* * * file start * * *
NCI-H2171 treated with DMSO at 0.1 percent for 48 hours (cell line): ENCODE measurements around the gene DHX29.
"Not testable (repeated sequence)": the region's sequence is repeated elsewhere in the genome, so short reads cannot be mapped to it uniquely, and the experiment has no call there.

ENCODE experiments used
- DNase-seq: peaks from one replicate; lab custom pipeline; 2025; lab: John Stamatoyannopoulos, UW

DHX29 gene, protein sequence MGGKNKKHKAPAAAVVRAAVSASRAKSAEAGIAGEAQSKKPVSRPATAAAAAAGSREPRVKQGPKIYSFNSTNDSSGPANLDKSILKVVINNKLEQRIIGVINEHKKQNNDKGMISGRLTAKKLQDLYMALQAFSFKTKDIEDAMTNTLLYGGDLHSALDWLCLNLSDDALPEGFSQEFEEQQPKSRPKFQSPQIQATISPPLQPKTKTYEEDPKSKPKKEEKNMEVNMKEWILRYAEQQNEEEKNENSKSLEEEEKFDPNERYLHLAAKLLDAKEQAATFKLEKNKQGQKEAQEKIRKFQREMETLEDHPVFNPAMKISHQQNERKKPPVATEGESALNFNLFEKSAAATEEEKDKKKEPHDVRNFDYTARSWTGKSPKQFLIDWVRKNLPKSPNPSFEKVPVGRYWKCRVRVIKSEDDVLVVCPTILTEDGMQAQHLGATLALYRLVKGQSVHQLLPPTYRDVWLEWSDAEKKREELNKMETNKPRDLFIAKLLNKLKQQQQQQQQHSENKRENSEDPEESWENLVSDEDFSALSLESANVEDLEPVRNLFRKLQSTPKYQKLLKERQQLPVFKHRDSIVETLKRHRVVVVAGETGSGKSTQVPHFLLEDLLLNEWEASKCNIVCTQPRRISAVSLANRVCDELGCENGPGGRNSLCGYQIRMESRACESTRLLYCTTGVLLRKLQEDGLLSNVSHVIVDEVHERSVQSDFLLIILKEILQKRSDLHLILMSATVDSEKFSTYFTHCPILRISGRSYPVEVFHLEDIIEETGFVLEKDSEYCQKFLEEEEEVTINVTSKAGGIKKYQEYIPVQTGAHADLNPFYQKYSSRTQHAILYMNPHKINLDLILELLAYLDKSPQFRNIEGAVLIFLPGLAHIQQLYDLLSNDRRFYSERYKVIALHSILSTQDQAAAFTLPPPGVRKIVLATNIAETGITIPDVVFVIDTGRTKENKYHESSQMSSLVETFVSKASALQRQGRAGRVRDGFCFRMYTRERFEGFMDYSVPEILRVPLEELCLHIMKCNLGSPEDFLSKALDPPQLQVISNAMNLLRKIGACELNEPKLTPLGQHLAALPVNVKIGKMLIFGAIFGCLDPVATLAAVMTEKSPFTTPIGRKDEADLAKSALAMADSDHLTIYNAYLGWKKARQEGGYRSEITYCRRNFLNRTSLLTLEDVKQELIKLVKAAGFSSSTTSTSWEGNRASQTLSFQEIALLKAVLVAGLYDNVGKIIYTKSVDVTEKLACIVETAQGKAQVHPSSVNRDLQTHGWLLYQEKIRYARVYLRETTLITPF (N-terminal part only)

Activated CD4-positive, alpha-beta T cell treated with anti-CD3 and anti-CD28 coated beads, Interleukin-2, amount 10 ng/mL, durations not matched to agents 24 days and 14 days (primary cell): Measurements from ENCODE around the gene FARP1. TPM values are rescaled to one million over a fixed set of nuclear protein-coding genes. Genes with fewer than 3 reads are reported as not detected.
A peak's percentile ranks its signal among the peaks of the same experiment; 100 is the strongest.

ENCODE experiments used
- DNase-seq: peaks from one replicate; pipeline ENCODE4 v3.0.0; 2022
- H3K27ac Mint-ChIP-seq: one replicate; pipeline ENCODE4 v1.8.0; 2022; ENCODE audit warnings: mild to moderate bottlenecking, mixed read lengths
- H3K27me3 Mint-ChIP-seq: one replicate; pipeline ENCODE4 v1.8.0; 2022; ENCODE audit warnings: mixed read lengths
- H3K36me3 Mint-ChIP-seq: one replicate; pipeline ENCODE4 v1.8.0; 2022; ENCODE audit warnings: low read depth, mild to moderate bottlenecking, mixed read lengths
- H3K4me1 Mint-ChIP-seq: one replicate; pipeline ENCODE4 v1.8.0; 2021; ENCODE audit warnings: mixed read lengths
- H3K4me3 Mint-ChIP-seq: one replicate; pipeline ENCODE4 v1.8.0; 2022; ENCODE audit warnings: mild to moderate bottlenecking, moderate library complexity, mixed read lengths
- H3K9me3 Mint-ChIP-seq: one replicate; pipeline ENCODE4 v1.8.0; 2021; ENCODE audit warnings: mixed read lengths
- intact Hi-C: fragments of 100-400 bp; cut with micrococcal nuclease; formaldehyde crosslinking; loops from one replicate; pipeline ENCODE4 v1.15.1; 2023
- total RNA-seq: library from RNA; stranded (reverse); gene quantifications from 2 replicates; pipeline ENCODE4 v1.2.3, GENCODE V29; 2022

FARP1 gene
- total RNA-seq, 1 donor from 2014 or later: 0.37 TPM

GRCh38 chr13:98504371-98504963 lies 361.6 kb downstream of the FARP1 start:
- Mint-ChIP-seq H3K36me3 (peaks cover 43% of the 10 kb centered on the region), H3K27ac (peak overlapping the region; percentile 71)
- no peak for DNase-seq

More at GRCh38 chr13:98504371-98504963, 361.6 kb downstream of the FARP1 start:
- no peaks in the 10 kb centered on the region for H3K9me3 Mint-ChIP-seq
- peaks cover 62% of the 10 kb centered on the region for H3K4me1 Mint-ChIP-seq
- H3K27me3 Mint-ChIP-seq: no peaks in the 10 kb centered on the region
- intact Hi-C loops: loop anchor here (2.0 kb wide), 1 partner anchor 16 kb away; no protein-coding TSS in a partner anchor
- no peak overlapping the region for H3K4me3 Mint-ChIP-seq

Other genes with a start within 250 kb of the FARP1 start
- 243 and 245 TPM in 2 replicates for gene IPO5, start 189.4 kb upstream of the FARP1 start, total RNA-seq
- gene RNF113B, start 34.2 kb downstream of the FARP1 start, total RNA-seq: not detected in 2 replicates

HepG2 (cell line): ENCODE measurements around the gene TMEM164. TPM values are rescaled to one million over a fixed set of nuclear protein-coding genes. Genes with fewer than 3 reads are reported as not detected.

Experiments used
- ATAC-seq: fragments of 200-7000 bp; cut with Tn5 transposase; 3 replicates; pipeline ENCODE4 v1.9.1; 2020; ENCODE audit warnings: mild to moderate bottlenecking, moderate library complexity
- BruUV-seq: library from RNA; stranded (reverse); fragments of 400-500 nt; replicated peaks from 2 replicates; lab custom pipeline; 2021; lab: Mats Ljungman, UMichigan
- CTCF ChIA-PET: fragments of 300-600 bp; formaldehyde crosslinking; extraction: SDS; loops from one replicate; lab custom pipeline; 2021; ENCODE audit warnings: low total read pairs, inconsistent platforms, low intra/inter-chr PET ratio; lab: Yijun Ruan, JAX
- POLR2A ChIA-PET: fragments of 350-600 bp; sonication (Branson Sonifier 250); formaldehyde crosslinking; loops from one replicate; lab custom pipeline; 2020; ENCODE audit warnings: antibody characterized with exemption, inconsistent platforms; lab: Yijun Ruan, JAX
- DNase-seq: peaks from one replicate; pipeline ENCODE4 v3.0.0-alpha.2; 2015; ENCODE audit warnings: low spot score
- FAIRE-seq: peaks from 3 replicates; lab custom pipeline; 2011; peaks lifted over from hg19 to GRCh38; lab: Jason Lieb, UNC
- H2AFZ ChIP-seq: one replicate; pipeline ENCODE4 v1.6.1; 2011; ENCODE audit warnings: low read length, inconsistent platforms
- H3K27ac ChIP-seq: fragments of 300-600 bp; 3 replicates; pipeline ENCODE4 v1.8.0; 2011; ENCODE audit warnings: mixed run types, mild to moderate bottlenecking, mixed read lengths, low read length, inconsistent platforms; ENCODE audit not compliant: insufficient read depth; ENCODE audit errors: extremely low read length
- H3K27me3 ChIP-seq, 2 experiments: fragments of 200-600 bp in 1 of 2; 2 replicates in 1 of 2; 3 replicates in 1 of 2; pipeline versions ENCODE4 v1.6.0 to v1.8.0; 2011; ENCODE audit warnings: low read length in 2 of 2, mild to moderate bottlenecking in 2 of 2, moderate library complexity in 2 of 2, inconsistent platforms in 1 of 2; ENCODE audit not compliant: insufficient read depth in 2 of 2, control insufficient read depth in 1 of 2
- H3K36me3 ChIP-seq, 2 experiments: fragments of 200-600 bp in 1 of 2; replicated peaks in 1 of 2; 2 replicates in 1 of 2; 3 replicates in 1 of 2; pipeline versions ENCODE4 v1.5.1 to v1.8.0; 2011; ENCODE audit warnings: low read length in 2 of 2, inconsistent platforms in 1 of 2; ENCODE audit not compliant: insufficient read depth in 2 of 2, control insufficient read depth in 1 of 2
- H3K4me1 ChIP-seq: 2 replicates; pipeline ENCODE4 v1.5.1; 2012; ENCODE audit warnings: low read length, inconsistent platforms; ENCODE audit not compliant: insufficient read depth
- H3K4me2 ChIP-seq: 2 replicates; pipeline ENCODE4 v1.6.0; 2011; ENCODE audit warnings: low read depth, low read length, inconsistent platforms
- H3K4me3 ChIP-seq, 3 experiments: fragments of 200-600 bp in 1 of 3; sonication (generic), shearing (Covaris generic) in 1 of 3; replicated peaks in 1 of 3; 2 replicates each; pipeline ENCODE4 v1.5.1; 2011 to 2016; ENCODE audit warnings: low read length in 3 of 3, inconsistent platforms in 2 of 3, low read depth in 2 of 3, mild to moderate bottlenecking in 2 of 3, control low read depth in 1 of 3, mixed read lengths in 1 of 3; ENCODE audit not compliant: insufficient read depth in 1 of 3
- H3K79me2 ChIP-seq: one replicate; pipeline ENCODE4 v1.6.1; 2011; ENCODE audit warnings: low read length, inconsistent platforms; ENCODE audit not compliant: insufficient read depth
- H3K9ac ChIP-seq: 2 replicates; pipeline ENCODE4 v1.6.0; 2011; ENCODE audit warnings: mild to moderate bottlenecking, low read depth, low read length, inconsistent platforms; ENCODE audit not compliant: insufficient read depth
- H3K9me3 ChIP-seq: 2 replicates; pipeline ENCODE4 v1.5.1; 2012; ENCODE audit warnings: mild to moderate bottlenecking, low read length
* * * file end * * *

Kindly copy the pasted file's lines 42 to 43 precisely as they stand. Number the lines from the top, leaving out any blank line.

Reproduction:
- H3K27me3 ChIP-seq, 2 experiments: fragments of 200-600 bp in 1 of 2; 2 replicates in 1 of 2; 3 replicates in 1 of 2; pipeline versions ENCODE4 v1.6.0 to v1.8.0; 2011; ENCODE audit warnings: low read length in 2 of 2, mild to moderate bottlenecking in 2 of 2, moderate library complexity in 2 of 2, inconsistent platforms in 1 of 2; ENCODE audit not compliant: insufficient read depth in 2 of 2, control insufficient read depth in 1 of 2
- H3K36me3 ChIP-seq, 2 experiments: fragments of 200-600 bp in 1 of 2; replicated peaks in 1 of 2; 2 replicates in 1 of 2; 3 replicates in 1 of 2; pipeline versions ENCODE4 v1.5.1 to v1.8.0; 2011; ENCODE audit warnings: low read length in 2 of 2, inconsistent platforms in 1 of 2; ENCODE audit not compliant: insufficient read depth in 2 of 2, control insufficient read depth in 1 of 2